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Nation's flower power in full bloom
usa.fjsen.com 2019-05-10 15:26:12   来源:China News 责任编辑:陈佳丽

Every Monday morning at 9:30, a fresh bouquet arrives in Wu Minhui's office in Zhujiang New Town, the central business district of Guangzhou, capital of Guangdong province.

In the first week of last month, the bouquet contained three red roses, five pink carnations and a eucalyptus leaf, all wrapped in strong brown paper.

But the bouquet was no romantic surprise from a boyfriend, it was "self-love", Wu said.

The 27-year-old thinks women should spend money to please themselves instead of other people.

"I buy flowers for myself because it not only makes me feel cherished, but I can also become more patient by taking care of them," she said.

Wu, who subscribes to a weekly delivery service provided by Flowerplus, an e-commerce startup, said buying blooms has also become a habit for many of her colleagues in the fund company she works for, especially young women.

Online florists such as Flowerplus and Reflower have introduced subscription services in recent years, which have made blooms more affordable and buying them a habit.

With just a few taps on their smartphones, and payment made through WeChat or Alipay, Wu and her colleagues can have fresh, custom-ordered bouquets delivered to their office every week.

"The best part is that the price is reasonable and the quality is consistent. I get my Flowerplus packages for as low as 20 yuan ($2.90) a week for a basic bouquet," Wu said.

"When I first ordered flowers online, I didn't expect it to turn into a habit."

In Wu's office, the working day often starts with her putting the flowers in a vase, placing it on a table and then making a cup of coffee.

China's booming e-commerce and online-to-offline services have accelerated flower buying significantly, with many people regularly making purchases.

But this is a relatively new trend compared with the country's centuries-long tradition of floral culture.

More than 1,000 years ago, people in the Tang Dynasty (618-907) went on outings to admire flowers. They would cut down some tree branches in full blossom and take them home to use as decorations.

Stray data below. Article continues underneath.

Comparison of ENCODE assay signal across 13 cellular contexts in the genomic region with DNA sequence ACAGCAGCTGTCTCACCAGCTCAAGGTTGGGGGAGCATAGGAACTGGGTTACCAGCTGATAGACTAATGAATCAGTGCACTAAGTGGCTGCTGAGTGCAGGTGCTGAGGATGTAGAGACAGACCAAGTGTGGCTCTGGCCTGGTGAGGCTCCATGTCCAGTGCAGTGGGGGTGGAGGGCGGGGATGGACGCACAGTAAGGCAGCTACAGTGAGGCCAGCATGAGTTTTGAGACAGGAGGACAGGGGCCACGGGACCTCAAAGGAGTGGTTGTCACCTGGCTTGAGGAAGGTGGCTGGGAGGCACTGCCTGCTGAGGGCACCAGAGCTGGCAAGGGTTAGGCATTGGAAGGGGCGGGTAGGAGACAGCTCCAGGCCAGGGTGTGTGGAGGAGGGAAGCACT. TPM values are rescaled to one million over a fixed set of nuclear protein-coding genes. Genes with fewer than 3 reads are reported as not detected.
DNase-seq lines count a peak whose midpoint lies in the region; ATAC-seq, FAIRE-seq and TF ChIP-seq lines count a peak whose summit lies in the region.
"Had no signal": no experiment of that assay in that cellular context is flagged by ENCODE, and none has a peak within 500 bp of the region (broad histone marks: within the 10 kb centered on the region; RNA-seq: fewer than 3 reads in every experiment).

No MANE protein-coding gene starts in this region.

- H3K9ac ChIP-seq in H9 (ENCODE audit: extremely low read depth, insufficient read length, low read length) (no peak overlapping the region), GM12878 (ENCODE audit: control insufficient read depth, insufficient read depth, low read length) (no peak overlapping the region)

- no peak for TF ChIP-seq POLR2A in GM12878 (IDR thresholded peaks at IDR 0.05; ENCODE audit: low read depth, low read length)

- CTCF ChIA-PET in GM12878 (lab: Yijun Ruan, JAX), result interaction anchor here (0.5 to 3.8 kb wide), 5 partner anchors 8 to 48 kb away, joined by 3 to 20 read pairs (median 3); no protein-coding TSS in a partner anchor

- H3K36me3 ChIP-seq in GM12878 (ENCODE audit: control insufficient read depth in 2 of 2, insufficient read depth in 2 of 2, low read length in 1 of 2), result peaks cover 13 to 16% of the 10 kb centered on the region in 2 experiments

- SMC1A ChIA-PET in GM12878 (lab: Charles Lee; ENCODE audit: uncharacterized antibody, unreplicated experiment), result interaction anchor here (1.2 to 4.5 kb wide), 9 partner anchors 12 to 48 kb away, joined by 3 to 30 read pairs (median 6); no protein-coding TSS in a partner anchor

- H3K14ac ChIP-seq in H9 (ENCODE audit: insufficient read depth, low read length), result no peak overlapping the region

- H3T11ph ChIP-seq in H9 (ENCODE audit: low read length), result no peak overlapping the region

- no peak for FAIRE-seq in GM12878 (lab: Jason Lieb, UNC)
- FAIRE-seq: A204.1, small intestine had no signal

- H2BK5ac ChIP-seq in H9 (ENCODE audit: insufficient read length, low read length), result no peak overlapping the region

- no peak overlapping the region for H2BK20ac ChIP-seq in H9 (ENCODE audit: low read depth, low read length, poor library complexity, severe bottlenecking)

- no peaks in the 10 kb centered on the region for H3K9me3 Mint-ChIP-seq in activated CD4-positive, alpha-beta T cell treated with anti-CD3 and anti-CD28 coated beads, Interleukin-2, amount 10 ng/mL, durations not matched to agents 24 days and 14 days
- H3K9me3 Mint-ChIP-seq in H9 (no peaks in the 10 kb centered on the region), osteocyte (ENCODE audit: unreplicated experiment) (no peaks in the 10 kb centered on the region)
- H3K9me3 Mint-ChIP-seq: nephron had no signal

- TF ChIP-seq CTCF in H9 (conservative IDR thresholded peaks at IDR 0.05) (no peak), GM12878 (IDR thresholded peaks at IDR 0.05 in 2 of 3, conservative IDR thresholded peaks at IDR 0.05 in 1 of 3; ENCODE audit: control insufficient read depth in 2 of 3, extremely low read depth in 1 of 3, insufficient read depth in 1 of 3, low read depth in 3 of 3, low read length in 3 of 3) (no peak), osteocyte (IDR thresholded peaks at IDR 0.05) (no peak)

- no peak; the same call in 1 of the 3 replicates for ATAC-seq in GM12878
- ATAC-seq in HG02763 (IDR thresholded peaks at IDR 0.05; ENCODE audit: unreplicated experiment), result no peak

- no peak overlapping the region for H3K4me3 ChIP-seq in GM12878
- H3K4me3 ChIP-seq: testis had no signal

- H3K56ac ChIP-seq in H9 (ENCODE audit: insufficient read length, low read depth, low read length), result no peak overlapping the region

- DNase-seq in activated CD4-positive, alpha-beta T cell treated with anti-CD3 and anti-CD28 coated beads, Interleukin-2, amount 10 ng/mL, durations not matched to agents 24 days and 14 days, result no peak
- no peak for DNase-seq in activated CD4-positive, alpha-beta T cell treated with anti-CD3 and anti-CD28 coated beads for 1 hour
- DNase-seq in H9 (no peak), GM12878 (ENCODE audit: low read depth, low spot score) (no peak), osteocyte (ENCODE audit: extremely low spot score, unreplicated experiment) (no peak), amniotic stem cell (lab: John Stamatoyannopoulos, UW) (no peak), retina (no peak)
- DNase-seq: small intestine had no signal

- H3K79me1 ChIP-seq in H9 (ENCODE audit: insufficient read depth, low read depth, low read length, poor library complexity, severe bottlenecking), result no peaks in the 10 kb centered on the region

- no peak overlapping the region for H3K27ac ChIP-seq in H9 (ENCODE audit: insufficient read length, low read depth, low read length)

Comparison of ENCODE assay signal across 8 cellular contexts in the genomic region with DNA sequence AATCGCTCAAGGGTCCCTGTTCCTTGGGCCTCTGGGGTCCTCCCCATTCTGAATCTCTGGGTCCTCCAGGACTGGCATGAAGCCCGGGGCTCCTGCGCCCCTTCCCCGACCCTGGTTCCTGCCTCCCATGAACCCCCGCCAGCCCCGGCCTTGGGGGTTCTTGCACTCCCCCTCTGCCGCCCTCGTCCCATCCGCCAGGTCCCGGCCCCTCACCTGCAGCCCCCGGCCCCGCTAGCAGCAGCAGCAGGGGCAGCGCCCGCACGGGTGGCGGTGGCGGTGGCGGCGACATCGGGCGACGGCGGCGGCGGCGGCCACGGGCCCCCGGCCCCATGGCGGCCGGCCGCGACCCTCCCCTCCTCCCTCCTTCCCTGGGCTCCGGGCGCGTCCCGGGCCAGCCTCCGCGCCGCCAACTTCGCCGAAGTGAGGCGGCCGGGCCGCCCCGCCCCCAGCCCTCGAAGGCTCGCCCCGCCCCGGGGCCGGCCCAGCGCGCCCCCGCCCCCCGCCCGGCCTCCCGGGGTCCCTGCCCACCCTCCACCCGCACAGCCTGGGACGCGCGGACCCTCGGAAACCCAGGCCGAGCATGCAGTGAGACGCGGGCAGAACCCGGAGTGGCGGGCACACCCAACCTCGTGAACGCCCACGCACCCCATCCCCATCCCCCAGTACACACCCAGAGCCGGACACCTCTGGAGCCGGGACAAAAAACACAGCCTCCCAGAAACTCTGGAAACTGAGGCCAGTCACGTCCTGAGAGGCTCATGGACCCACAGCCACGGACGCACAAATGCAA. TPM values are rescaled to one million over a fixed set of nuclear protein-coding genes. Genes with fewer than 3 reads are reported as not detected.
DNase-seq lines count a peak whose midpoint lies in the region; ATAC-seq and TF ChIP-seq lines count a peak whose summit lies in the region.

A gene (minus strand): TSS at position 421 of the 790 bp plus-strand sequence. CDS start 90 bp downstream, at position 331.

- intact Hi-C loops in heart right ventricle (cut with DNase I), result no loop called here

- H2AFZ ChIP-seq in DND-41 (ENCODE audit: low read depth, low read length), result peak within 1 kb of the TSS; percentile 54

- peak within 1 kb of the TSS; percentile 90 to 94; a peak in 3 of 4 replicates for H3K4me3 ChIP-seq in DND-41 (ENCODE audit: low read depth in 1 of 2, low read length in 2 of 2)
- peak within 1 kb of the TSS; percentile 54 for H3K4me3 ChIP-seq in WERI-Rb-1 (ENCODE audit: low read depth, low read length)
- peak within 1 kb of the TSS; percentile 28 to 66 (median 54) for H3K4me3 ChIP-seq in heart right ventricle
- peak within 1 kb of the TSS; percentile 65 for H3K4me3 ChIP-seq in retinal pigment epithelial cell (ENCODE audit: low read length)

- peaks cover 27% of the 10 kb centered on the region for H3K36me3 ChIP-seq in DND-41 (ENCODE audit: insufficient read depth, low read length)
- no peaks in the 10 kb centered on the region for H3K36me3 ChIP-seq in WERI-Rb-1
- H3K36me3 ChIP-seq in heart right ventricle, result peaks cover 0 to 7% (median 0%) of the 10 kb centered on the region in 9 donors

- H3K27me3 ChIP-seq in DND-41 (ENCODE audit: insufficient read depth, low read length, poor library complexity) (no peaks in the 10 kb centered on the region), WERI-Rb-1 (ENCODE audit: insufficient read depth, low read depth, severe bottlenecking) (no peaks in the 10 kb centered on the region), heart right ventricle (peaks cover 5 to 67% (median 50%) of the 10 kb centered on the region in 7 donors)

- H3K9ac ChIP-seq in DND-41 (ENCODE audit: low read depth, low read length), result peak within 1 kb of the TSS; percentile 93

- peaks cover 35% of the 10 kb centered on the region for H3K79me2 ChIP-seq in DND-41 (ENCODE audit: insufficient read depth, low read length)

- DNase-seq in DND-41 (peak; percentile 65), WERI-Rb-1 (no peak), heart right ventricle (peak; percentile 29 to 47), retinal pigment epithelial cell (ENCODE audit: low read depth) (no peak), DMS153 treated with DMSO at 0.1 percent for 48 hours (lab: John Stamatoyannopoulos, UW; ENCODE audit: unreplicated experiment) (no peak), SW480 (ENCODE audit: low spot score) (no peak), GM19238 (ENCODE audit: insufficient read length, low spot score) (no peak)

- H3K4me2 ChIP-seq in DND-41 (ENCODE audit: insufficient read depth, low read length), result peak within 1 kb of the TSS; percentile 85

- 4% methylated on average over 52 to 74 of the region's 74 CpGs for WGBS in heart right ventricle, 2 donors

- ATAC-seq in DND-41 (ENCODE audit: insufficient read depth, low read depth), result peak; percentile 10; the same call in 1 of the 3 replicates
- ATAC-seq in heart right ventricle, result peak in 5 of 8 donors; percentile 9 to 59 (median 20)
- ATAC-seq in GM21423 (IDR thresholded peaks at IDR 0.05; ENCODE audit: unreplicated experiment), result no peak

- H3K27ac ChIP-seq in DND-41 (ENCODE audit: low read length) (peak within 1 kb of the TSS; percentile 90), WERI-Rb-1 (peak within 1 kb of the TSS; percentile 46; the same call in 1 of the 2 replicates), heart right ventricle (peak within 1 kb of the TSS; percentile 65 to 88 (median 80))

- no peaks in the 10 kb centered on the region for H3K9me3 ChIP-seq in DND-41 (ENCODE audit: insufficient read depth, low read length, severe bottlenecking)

Now, once again, Chinese are showing their floral appreciation.

Internet consulting company iResearch estimates the country's cut-flower e-commerce market expanded from 1.2 billion yuan in 2013 to 12.4 billion yuan in 2017 and is likely to reach nearly 50 billion yuan by 2021.

A large part of this growth is due to the middle class, who are increasingly viewing cut flowers as part of daily life, rather than luxuries for special occasions.

A report this year by Tmall, Alibaba's e-commerce platform, said consumers, especially women, are buying more items for themselves than they have in the past, especially young women.

Tmall's data show that women's consumption of flowers, books, tourism, wire-free bras, flat shoes and other so-called treat-yourself products is continuing to grow significantly.

Mao Haipeng, from the Yunnan Dounan Flower Industry Group, said, "This is part of a natural shift as China's economy has developed and families have started to have more disposable income for items that may have been seen as wasteful in the past."

While some households still grow blooms at home, more are switching to buying cut flowers for their freshness and variety, Mao said.

"Flowers are becoming a necessity for Chinese families," he added.

Mao's group runs the international flower trading market in Dounan county, Yunnan province. In just three decades, the town has expanded from a rural backwater to become Asia's biggest flower market, supplying more than 75 percent of China's cut blooms and exporting flowers throughout the region.

"Demand has been so great that there are now about 300,000 farmers cultivating 1.5 million hectares of flowers in the province, up from just a few dozen growers and less than 10,000 hectares back in the 1990s," Mao said.

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